February 21, 2024

Four lions greeted shoppers walking through Pentagon City mall this spring. Their wild manes and toothy jaws were emblazoned on the front of T-shirts at the entrance to a pop-up shop for Spergo, a luxury streetwear line that emphasizes bold colors, soft cotton fabrics and a tapered, tailored fit.
“You see this stitching? Everything is embroidered,” noted store manager Malik Goins, as he ran his fingers over an $80 Leo sweatshirt in canary yellow. Just past the Jefe swim trunks hung a display of Rodney joggers and hoodies with matching white piping details. A wall of caps, socks and masks overlooked the register counter, alongside a jumbo photo of Spergo CEO Trey Brown, sitting poolside with a smile. Nodding to the image of his boss, Goins said, “It’s incredible to see what a 12-year-old did in three years.”
What’s maybe even more impressive is what Brown, a high school sophomore from Philadelphia, does every single day. His list of morning affirmations goes something like this: “I’m powerful. I’m strong. I’m a leader. I’m a billionaire.” Although that last bit isn’t true — yet — it’s a peek inside the mind responsible for T-shirts that have caught the attention of rappers and athletes, as well as plenty of folks in the Washington area. Or as Brown puts it, “We checked our analytics and the DMV really supported Spergo heavy.”
Thanks to the success of the pop-up, Spergo opened a permanent Pentagon City mall location last month, just across from Cole Haan and Hugo Boss. Shopper Troy Ball, 34, recently left with a gray T-shirt, matching socks and plans to return. “When you see a lion, it evokes strength and passion,” said Ball, who had come by to check out a new Black-owned business after hearing about it from a friend. “The logo speaks volumes.”
Spergo’s profile keeps on growing, along with Brown’s to-do list. Just before his appearance on “Shark Tank” this month, he oversaw the move of his brand’s flagship from Philly to a spot outside the city in the King of Prussia mall. He’s also staying on top of his designing responsibilities because, as Brown explains, “fashion is always moving. There’s winter, next spring, the winter after that.” And of course, the 15-year-old is also juggling his schoolwork, which he’s been doing online since 2019.
“I’ve just always had an older spirit,” says Brown, whose first entrepreneurial endeavor was buying fidget spinners at a convenience store for $3 each, spray painting them gold and then selling them to his fifth-grade classmates for $7.
In 2017, the year he turned 12, he was horrified to hear about teens just a little older than he was getting caught up in violence in Philadelphia. “I wanted to be a light to the youth,” says Brown. He came up with a plan to show other kids there was an alternative path: He’d start a clothing line.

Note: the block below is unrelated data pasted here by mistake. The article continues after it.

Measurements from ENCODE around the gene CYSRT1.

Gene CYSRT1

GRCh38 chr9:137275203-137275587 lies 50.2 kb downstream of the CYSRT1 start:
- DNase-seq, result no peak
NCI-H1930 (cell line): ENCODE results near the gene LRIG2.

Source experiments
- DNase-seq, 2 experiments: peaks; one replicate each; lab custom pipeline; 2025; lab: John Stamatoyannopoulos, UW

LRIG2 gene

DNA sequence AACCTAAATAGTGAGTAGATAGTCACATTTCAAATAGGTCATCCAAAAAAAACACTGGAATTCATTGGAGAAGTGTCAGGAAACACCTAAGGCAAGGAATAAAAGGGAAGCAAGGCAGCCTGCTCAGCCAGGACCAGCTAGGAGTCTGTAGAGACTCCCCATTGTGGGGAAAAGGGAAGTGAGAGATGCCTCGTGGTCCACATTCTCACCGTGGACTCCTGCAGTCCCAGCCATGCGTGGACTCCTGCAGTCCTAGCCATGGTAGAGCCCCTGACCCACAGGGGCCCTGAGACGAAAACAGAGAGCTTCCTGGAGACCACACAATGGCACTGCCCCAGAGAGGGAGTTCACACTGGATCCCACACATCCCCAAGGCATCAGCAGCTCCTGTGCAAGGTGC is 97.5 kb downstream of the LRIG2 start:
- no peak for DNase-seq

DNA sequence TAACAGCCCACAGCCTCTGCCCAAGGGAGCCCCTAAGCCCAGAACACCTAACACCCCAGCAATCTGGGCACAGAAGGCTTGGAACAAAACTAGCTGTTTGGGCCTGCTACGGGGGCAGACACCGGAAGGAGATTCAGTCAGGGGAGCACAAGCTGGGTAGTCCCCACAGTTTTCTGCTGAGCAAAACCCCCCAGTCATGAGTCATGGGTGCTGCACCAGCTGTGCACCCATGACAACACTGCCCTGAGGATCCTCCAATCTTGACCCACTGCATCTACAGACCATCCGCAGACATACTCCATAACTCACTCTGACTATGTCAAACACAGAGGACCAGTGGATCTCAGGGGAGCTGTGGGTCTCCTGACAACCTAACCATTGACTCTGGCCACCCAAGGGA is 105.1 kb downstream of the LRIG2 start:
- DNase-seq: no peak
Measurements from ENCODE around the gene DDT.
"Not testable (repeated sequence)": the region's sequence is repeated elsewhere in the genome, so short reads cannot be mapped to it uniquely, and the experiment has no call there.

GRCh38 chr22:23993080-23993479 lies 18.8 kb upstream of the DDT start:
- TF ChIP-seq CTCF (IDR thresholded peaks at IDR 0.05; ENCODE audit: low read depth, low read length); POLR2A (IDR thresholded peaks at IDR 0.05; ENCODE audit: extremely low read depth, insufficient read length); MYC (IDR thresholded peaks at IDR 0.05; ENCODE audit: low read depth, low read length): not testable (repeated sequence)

He saved $178 of his birthday money and got his mom, Sherell Peterson, on board. “We just have to research it,” decreed Peterson, who used to sew and sell custom-made clothes herself. Right away, Brown sent an Instagram direct message to Nehemiah Davis, a Philadelphia philanthropist who had created an online program on how to launch a T-shirt business. Brown spent hours watching the course, along with countless YouTube videos.
“I kept walking past his room and saw he was taking notes. He was so into it,” says Peterson, who was impressed to hear Brown considering which logo color would command the most attention. He settled on the image of a bright yellow lion alongside a brand name that combined two of his favorite things: “sports” and “heroes.” “Not superheroes, positive people I look up to,” explains Brown, who tacked on “go” at the end for “go-getters.” He pestered his mom to take him to a store to buy plain white T-shirts, and then to a print shop he’d found online.
On Martin Luther King Jr. Day 2018, he officially launched Spergo with 16 shirts that he sold to friends and family. “He made $280 from the sales,” Peterson says. “So I said, ‘Well, Trey, what are you going to buy with that?’ He looked at me like I was crazy.” Brown put the money back into the business — he made more shirts and got more serious about marketing.
Because Davis’s course had suggested advertising in barbershops, Brown woke up early on Saturdays to hit the circuit. “His pitch got better and better,” Peterson says. “These men were mentoring him on the spot — ‘Speak a little louder,’ ‘Say this.’ And everyone was buying shirts.”